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Vet's View: Preventing and treating eye diseases in sheep


Eye diseases in sheep can be costly and if not treated properly can spread rapidly throughout a flock, says Dr Phil Scott of the University of Edinburgh. 

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Infectious keratoconjunctivitis

Infectious keratoconjunctivitis (IKC), also known as contagious ophthalmia or pink eye, is often associated with adverse weather, such as high winds and driving snow during the winter months, which gives rise to the colloquial term ‘snow blindness’, says Dr Scott.


He says: “Large numbers of sheep can be affected, with competition at feed troughs and hay racks increasing the spread of infection. The condition can affect one or both eyes and in most cases can be identified by a tear-stained face. On closer examination there is marked conjunctivitis and a forced closure of the eyelids when exposed to bright sunlight. More advanced cases show severe inflammation and possibly ulceration. During late pregnancy, twin lamb disease may result in older ewes due to blindness and inability to find sufficient food.”

Treatment and prevention

Affected sheep should be housed with ready access to food and water, explains Dr Scott.


“A single intramuscular injection of long-acting oxytetracycline is economically justifiable and very effective in sheep. Treatment applied straight onto the affected site cannot always be accomplished every day for three to four days under farm conditions. Immunity following infection is poor and lesions may recur.”


Provision of shelter from storms is particularly important on hill and mountain pastures, advises Dr Scott.


“Adequate trough space and feeding concentrates on the ground may limit the spread of infection. Outbreaks of infectious IKC may occur after the introduction of purchased stock, so whenever possible, these should be managed separately.”


Entropion (in-turned eyelid) is a common hereditary problem in many sheep breeds and their cross-bred progeny, Dr Scott says.


“Inversion of the lower eyelid is either present at birth or appears soon afterwards and the eye discharge quickly becomes puss-like. Direct contact between the eyelashes and cornea causes a severe inflamation, with ulceration in more advanced cases and consequent blindness. The condition frequently affects both eyes.”

Treatment and prevention

The lower eyelid can be turned outwards by rolling down the skin immediately below the lower eyelid. Antibiotics applied directly to the cornea then controls potential secondary bacterial infection, says Dr Scott.


“This oily substance lubricates movement of the lower eyelid and reduces the likelihood of inversion.


"If eyelid inversion recurs after rolling out the lower eyelid, a subcutaneous antibiotic injection of 0.5ml, often procaine penicillin, is injected into the lower eyelid. A 21-gauge 15mm needle is introduced through the skin of the lower eyelid parallel to, and about 1cm below, the lower eyelid. This volume of antibiotic effectively turns out the lower eyelids and forms a depot to control possible secondary bacterial infection.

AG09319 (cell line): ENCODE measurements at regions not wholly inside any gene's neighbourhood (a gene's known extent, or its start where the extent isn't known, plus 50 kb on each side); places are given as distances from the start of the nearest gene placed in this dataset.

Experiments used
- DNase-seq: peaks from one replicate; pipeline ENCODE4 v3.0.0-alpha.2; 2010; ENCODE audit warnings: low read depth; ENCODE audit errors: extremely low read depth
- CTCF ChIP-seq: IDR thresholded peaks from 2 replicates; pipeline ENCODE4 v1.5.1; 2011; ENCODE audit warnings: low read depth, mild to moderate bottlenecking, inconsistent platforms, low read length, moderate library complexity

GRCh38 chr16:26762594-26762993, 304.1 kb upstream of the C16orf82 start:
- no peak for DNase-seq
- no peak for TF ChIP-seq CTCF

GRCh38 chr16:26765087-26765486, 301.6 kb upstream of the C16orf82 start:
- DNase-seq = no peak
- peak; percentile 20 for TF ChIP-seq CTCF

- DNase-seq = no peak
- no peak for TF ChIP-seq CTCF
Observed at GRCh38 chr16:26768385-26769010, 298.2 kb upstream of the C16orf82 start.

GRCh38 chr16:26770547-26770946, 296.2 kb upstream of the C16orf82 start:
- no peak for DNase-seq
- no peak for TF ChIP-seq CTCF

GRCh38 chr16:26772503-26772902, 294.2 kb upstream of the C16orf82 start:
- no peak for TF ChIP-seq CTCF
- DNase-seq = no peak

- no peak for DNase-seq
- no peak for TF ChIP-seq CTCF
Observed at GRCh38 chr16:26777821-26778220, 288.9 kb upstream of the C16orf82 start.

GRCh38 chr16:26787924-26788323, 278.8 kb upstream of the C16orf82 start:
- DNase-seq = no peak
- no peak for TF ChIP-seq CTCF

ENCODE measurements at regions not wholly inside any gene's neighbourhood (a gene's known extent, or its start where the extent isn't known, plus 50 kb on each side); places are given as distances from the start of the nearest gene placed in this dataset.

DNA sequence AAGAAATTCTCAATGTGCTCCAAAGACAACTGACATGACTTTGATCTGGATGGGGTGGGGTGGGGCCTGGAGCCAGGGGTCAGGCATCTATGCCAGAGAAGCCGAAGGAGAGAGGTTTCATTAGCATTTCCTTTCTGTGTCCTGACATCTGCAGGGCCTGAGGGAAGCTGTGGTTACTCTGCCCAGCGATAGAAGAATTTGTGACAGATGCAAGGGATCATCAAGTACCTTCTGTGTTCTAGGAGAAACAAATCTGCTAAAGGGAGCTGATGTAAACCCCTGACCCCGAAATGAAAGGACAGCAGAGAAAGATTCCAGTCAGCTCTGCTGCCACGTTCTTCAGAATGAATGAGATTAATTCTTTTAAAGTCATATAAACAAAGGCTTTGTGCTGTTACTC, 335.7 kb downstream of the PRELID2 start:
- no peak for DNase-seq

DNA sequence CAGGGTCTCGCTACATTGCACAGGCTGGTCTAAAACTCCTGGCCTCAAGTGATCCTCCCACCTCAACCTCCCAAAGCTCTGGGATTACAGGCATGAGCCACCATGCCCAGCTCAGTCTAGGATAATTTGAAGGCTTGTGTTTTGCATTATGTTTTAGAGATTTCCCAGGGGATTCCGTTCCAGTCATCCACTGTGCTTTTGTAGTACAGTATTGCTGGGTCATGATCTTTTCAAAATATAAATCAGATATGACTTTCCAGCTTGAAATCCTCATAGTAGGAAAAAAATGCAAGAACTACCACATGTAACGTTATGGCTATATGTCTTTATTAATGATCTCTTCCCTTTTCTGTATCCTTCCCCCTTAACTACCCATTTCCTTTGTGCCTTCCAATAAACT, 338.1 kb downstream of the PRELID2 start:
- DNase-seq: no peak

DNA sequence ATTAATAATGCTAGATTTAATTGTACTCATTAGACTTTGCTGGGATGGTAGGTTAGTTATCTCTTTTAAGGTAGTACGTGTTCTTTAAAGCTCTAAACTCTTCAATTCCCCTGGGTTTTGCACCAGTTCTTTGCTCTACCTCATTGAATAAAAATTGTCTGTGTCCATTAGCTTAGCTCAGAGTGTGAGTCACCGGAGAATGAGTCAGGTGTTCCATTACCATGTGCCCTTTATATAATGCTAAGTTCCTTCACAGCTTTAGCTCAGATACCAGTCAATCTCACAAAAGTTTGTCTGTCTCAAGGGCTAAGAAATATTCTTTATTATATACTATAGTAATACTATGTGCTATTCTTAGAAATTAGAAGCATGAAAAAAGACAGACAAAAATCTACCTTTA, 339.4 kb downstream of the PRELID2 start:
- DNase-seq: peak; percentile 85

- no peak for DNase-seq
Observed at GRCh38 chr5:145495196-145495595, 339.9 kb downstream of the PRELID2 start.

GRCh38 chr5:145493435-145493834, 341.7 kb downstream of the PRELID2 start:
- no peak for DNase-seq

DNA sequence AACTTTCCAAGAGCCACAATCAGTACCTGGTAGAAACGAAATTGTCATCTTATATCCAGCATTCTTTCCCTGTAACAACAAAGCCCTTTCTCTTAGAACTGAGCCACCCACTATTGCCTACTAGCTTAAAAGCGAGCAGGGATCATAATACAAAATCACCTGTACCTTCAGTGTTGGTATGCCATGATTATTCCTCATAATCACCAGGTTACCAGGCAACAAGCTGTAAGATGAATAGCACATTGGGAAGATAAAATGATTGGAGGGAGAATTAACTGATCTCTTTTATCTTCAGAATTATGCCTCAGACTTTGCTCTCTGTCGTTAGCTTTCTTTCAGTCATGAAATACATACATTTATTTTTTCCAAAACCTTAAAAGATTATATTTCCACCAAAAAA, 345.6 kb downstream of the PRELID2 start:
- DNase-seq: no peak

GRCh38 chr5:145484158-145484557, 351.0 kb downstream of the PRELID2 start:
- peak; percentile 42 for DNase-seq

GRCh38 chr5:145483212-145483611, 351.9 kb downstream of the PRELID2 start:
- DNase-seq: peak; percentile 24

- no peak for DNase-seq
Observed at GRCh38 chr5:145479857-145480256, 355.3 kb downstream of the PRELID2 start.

“Thin metal clips can be placed at a right angle to the eyelids and closed using fine pliers to evert the lower eyelid and can be inserted quickly by one person.”


Entropion is managed by regular inspection of all newborn lambs, ensuring their lower eyelids are normally everted, advises Dr Scott. “The genetic component of entropion should be carefully investigated and when the condition can be attributed to certain ram[s], they should be culled – but in reality this never happens.”

More information

For information on anterior uveitis and periorbital eczema, visit www.nadis.org.uk/bulletins/eye-diseases-in-sheep.aspx

Top tips for vaccinating sheep

  • Equipment: The tool used to administer vaccines largely depends on the number of animals to be vaccinated and the route of administration. A vaccination gun is recommended. It allows proper cleaning of the needle between each sheep, eliminating the risk of contaminating the remaining vaccine
  • Needles: Subcutaneous vaccines need a 20 gauge, 0.9mm by 15mm (0.6 inch), needle. A 20 gauge, 0.9mmby 25mm (1in) needle is used for intramuscular vaccines
  • Site of injection: The package insert will indicate the site of injection and for subcutaneous vaccination this is generally on the side of the neck four inches back from the ear. For intramuscular vaccination, the neck muscle in front of the shoulder is usually suggested
  • Replacements: Needles should be replaced after every 15 to 20 injections. If using single-use syringes, it is critical the needle used for injecting the sheep is not reintroduced into the vaccine vial. Instead, leave a sterile needle inserted into the bottle and withdraw further doses through this. 
  • Preparation: The package insert will provide instruction on preparing the vaccine prior to use. Some must be shaken, some should be warmed and some need to be reconstituted with a provided solvent
  • Administering: On no account should different vaccines be mixed together in the same syringe although some may be given while the sheep is already on another vaccine programme. Some vaccines are rendered ineffective while others can even cause harm if they are given concurrently or within a certain time frame of antibiotics or other medicines. This may be stated on the packaging but if you have any doubt, refer to your supplier.


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